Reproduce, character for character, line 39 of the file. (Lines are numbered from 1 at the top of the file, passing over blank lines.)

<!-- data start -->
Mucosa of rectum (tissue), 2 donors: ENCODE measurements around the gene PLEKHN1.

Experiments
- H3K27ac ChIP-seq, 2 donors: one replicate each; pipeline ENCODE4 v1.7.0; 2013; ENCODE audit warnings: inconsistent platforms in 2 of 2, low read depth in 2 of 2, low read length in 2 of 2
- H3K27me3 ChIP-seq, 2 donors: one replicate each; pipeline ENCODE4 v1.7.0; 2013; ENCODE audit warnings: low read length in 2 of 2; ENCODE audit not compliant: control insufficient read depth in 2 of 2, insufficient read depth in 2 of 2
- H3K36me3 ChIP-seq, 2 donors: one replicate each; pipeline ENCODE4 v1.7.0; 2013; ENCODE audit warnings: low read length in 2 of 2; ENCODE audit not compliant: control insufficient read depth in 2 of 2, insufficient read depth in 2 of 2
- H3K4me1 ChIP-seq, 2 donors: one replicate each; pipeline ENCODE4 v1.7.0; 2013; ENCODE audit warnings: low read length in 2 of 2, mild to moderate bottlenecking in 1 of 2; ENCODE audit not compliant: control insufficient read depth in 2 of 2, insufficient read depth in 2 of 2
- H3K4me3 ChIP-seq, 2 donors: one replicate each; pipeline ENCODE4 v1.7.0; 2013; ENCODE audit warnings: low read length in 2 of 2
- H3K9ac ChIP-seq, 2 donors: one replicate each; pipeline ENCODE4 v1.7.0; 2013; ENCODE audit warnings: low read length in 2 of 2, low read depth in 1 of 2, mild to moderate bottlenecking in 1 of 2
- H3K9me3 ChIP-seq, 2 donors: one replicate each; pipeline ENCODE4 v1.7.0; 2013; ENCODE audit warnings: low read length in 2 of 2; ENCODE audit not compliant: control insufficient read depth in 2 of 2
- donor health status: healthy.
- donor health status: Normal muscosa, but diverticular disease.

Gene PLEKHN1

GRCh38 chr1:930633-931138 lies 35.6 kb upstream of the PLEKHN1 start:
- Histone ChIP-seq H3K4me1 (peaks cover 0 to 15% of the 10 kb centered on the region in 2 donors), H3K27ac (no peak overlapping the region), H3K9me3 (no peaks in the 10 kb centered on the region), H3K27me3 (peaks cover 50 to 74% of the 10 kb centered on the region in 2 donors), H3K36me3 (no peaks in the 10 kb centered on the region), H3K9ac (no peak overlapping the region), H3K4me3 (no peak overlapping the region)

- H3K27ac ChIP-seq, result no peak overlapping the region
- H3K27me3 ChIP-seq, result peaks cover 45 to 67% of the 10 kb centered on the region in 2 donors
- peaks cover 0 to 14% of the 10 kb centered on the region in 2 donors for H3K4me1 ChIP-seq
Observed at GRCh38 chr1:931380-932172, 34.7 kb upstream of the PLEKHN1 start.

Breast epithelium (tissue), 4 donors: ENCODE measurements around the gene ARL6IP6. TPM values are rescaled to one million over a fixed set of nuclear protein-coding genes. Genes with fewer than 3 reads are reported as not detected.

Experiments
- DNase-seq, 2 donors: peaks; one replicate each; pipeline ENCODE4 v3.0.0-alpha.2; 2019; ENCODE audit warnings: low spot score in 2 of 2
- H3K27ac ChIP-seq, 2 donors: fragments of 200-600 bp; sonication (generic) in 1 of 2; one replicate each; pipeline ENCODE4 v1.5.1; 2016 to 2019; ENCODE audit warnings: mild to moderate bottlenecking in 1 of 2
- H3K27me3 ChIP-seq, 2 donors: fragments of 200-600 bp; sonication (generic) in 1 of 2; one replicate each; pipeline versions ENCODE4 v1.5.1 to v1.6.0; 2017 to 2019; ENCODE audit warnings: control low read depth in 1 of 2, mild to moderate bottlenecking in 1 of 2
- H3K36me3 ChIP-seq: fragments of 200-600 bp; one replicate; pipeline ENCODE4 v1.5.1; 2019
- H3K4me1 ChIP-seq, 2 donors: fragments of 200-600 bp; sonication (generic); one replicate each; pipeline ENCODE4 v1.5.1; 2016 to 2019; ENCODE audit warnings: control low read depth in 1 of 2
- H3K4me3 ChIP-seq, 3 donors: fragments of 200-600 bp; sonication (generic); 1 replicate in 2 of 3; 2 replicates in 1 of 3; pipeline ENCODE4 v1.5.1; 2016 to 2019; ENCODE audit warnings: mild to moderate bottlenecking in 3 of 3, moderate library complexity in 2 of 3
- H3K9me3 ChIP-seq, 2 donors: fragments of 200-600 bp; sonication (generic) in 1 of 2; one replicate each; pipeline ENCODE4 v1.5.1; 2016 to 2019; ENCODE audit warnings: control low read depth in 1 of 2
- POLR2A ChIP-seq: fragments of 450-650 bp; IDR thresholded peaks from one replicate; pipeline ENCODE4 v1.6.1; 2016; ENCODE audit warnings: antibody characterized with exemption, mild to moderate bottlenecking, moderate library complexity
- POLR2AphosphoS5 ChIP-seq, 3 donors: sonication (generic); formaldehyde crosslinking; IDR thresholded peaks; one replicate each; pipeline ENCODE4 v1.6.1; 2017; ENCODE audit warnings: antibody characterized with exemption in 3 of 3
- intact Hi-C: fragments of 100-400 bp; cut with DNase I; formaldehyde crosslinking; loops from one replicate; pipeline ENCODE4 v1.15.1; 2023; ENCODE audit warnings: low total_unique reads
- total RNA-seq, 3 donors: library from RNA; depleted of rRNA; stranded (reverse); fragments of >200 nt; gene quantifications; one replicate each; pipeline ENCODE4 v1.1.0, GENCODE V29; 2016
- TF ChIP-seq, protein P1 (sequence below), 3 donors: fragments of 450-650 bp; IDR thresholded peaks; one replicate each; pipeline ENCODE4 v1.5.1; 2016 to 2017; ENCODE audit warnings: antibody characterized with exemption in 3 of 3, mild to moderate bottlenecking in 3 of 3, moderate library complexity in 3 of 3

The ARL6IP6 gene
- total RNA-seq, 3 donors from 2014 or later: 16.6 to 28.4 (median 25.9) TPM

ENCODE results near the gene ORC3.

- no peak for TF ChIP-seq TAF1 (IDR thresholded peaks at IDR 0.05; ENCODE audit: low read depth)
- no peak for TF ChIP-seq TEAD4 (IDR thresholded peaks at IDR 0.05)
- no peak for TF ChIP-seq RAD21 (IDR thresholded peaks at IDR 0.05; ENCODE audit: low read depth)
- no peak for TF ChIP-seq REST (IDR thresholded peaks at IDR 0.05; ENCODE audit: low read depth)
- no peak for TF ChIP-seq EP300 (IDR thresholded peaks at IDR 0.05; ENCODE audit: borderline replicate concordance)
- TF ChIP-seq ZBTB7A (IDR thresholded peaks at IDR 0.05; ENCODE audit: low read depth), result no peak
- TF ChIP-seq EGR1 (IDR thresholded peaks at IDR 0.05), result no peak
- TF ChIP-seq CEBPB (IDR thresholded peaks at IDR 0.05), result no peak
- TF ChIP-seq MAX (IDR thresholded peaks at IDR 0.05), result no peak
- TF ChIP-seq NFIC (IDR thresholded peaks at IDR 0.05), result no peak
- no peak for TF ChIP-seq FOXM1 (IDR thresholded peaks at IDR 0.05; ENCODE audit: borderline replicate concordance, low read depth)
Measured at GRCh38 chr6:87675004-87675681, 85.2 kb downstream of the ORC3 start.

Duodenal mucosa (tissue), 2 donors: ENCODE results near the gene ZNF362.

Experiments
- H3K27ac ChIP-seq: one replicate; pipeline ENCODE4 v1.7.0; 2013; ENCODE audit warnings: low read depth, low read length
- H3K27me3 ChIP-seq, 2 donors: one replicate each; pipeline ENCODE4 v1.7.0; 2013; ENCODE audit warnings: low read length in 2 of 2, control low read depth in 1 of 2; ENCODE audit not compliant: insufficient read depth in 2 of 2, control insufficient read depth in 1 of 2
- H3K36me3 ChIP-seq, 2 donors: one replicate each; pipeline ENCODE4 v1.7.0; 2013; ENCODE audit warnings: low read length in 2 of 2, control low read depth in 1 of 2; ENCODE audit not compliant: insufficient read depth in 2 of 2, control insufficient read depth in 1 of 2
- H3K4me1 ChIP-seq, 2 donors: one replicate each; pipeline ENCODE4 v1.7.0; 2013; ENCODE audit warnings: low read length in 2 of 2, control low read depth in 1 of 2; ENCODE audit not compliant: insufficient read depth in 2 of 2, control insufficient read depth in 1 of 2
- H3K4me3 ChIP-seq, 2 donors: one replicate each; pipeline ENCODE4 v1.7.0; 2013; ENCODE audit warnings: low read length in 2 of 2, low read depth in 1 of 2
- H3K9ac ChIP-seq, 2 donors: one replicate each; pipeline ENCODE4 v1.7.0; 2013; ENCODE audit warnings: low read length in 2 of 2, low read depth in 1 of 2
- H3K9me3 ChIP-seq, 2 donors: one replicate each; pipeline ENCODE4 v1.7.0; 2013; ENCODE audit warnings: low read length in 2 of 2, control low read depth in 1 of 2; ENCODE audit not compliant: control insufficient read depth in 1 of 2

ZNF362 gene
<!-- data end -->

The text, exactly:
- no peak for TF ChIP-seq REST (IDR thresholded peaks at IDR 0.05; ENCODE audit: low read depth)